On the 20th, four days after I reached this outpost, Capt. Brown, Watson Brown, Kagi, myself, and several friends, held another meeting, after which, on the 24th, I left Chambersburg for Kennedy Farm. I walked alone as far as Middletown, a town on the line between Maryland and Pennsylvania, and it being then dark, I found Captain Brown awaiting with his wagon. We set out directly, and drove until nearly day-break the next morning, when we reached the Farm in safety. As a very necessary precaution against surprise, all the colored men at the Ferry who went from the North, made the journey from the Pennsylvania line in the night. I found all the men concerned in the undertaking on hand when I arrived, excepting Copeland, Leary, and Merriam; and when all had collected, a more earnest, fearless, determined company of men it would be difficult to get together. There, as at Chatham, I saw the same evidence of strong and commanding intellect, high-toned morality, and inflexibility of purpose in the men, and a profound and holy reverence for God, united to the most comprehensive, practical, systematic philanthropy, and undoubted bravery in the patriarch leader, brought out to view in lofty grandeur by the associations and surroundings of the place and the occasion. There was no milk and water sentimentality:no offensive contempt for the negro, while working in his cause; the pulsations of each and every heart beat in harmony for the suffering and pleading slave. I think God that I have been permitted to realize to its furthest, fullest extent, the moral, mental, physical, social harmony of an Anti-Slavery family, carrying out to the letter the principles of its antetype, the Anti-Slavery cause. In John Brown's house, and in John Brown's presence, men from widely different parts of the continent met and united into one company, wherein no hateful prejudice dared intrude its ugly self:no ghost of a distinction found space to enter.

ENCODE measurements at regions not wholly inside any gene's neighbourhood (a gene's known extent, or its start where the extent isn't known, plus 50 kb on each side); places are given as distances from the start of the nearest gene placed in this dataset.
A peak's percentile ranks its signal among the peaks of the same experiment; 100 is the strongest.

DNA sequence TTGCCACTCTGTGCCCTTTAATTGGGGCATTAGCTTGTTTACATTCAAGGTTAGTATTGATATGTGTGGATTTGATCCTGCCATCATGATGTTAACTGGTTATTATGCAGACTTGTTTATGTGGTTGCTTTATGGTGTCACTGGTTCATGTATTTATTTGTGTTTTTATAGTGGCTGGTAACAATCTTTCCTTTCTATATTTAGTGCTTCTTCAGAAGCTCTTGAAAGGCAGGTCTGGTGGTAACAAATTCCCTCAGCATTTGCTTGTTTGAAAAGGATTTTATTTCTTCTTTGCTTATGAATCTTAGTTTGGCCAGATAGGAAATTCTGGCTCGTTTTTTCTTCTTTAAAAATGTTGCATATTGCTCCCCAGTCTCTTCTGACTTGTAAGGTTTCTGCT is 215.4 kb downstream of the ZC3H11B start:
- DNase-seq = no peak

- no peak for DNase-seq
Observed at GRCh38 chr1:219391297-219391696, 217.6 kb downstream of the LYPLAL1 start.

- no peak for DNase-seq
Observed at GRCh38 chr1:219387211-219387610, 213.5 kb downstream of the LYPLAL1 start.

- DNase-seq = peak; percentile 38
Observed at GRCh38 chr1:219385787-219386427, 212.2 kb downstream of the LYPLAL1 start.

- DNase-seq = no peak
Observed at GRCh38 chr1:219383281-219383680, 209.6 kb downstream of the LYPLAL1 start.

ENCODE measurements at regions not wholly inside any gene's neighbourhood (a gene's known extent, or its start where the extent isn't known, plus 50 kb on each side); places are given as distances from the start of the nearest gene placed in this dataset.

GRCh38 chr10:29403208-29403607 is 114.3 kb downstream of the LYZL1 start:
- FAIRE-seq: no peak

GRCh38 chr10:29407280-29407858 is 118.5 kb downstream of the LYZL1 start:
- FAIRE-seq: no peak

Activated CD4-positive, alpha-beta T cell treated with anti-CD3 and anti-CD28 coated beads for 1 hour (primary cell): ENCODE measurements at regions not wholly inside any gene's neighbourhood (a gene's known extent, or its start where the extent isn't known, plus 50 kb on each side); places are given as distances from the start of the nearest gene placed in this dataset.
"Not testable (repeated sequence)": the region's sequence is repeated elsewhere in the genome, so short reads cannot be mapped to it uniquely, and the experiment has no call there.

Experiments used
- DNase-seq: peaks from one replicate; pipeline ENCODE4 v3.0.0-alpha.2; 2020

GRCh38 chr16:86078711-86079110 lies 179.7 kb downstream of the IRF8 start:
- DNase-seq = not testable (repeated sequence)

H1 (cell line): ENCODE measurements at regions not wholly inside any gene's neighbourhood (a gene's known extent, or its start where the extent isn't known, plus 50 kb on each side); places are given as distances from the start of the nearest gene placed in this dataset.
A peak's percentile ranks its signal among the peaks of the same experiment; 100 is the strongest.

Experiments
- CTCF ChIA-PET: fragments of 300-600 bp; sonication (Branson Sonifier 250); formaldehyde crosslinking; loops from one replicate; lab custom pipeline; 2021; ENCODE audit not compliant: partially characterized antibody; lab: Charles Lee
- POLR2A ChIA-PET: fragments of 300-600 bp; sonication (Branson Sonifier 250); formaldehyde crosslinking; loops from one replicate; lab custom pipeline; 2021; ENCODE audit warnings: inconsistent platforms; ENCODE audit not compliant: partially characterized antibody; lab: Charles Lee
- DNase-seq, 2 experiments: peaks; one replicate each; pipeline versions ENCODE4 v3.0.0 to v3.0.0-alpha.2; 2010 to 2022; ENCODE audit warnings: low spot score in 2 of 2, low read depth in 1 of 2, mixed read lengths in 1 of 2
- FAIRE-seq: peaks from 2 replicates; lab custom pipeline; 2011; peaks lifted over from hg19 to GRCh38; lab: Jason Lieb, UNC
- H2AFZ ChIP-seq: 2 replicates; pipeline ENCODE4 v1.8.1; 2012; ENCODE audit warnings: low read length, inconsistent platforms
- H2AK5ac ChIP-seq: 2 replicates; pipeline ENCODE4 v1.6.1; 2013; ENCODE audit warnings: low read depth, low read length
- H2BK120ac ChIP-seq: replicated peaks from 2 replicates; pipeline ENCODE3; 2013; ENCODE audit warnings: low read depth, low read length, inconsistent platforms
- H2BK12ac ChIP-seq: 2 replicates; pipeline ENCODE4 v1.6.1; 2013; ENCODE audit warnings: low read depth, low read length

To a passer-by, the house and its surroundings presented but indifferent attractions. Any log tenement of equal dimensions would be as likely to arrest a stray glance. Rough, unsightly, and aged, it was only those privileged to enter and tarry for a long time, and to penetrate the mysteries of the two rooms it contained:kitchen, parlor, dining-room below, and the spacious chamber, attic, store-room, prison, drilling room, comprised in the loft above:who could tell how we lived at Kennedy Farm.